Riopell: Local presidential campaigns look to Iowa, if Illinois spot is secure
Some local backers of some presidential candidates are eager to head west to volunteer in the run-up to the all-important Iowa caucuses -- but first they have the big job of locking down their ballot spots in Illinois.
The most organized campaigns in Illinois say they'll probably have people going to The Hawkeye State to help out before the Feb. 1 caucuses, the first major chance for presidential candidates to gain momentum for the grueling primary season ahead.
Meanwhile, candidates' operations are working on getting petition signatures to get delegates on Illinois' March 15 primary ballot. After all, supporters wouldn't want to spend too much time in Davenport or Des Moines if their ballot spot here isn't locked down.
"Just getting on the ballot in Illinois … it's difficult," Jeb Bush supporter and former House Republican Leader Tom Cross of Oswego said.
Marco Rubio's campaign is a little more sure about making Iowa plans, with Illinois co-chairman Sen. Mike Connelly of Lisle saying local supporters have been at recent Wisconsin events, too.
"This is not just pie in the sky," he said.
And former Illinois GOP chairman Pat Brady of St. Charles said outsiders can be most helpful in Iowa during the final push, and especially on the night of the caucuses themselves, when local volunteers can help drive a candidate's backers to meetings.
But for now: "We've got our own work to do," Brady said.
Petitions for Illinois delegates aren't due until Jan. 6, but collecting them becomes more difficult as cold weather makes going door-to-door harder, and petition-gathering volunteers are more likely to be a no-go in the snow.
Donald Trump's Illinois chairman didn't return a request for comment, but Springfield attorney Kent Gray might still be waiting for the record-breaking rally at the capital city's convention center to empty out.
The event Monday drew more than 10,000 people, but few top local Republicans have publicly backed the real estate mogul.
The local connection
The Illinois Senate's newest member, Sen. Laura Murphy of Des Plaines, also happens to be the Democratic committeeman for the township where Hillary Clinton grew up.
Maine Township includes Park Ridge, so is Murphy in a unique position as Clinton seeks the presidency?
She said it's similar to when Clinton ran in 2008.
"We were one of the few townships that supported her last time," Murphy said.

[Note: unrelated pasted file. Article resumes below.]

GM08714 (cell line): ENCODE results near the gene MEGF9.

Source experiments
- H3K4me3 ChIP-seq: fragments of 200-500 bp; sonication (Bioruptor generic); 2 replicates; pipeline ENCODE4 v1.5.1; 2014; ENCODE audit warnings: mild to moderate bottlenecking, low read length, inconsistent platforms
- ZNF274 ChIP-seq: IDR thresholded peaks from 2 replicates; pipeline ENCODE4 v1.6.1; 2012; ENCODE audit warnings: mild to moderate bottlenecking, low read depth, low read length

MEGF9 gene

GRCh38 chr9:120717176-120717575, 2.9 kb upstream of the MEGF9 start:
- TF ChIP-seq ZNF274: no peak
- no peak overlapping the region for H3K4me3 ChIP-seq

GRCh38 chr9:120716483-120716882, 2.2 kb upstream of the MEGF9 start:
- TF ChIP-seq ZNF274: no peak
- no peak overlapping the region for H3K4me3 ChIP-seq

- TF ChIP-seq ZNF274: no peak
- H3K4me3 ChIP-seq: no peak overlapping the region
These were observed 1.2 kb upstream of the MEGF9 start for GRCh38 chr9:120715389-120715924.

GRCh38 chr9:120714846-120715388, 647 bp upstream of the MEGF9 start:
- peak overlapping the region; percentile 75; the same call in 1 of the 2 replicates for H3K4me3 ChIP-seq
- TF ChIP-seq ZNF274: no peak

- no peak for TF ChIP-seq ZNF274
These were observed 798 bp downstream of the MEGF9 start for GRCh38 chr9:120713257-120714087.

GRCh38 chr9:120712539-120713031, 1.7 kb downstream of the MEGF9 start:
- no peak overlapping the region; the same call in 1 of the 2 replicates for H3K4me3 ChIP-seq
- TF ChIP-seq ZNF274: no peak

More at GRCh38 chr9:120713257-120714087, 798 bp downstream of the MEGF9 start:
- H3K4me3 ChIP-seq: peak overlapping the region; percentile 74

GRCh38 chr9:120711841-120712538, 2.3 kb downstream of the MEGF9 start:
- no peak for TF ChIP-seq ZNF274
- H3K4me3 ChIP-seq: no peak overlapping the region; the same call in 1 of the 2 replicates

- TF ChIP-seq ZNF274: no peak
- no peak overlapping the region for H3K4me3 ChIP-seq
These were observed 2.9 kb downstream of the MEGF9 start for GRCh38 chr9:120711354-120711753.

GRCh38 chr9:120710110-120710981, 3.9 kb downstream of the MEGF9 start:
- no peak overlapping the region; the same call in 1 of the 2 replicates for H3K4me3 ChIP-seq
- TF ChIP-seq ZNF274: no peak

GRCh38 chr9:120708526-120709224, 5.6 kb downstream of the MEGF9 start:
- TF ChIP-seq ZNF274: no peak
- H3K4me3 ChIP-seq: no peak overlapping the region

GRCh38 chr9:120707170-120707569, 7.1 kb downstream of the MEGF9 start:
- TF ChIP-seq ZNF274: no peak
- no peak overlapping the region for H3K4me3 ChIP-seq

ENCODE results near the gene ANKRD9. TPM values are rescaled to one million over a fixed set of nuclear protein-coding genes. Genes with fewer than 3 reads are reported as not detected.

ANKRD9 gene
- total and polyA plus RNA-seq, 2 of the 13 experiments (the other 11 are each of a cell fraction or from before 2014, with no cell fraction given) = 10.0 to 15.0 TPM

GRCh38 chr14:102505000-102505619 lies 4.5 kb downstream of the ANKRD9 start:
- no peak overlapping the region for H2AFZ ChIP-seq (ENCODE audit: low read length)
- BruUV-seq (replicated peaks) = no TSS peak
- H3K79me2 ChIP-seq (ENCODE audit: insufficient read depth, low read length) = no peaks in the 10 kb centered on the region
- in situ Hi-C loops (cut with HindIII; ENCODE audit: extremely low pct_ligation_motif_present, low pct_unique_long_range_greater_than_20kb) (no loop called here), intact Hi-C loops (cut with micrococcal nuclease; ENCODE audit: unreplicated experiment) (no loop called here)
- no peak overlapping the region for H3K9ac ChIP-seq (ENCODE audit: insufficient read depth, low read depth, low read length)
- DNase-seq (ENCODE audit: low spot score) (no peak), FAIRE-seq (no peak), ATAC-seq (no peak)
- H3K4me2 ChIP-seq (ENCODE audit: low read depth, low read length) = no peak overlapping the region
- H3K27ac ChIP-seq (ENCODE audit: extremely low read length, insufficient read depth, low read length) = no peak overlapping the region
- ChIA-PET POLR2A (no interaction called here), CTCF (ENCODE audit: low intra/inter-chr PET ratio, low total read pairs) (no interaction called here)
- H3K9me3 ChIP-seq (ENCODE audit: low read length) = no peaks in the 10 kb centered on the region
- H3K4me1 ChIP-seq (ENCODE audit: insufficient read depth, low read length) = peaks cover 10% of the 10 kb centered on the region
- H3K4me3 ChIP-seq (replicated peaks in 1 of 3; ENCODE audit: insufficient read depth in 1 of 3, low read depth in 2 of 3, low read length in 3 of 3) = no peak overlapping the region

The township will make an endorsement in January, she said.
Hide the ball?
On Wednesday, suburban mayors were asked to send a blitz of phone calls to their state senators, begging them to convene and approve legislation that would send their towns the gasoline tax and gambling tax money that has been delayed since the state started operating without a budget July 1.
The Illinois Senate isn't scheduled to return to the Capitol this year, and the money won't be coming unless senators sign off.
An email from the Northwest Municipal Conference includes talking points, including urging that the legislation "will allow your community to continue to provide the vital services that these funds support (for example: 911 service, road maintenance including snow removal, salt purchases). Provide local examples of how the withholding of funds has or will affect your government's operations."
The email says the conference's suburban member towns miss out on $8 million per month, which can hit local budgets hard.
Here's the thing: While the legislation from state Rep. Marty Moylan, a Des Plaines Democrat, was approved by the Illinois House this week, the paperwork hasn't been walked across the hallway to the Senate.
So the senators on the receiving end of those phone calls can't do anything about it.
A parliamentary hold was placed on the legislation by state Rep. Barbara Flynn Currie, a Chicago Democrat. The move prevents the Senate from acting until she removes the hold.
Moylan says the move is no big deal and the bill can be released when the Senate is ready to act.
"We just want to control the bill," he said.
So was it just a way to keep someone else from holding it up first? Even if the bill is released, the Senate needs to sit on the proposal for at least three days of meetings before it can vote, so mayors aren't going to get their money soon.
Democrats and GOP lawmakers joined forces to approve the legislation, but add this one to the long list of confusing wrestling bouts fought during the budget impasse. State Rep. David McSweeney, a Barrington Hills Republican, says the House could attach some of the additional items Gov. Bruce Rauner wanted onto a different version of Moylan's proposal. That would allow the Senate to act more quickly, but he credited Moylan for working on the original proposal "in good faith."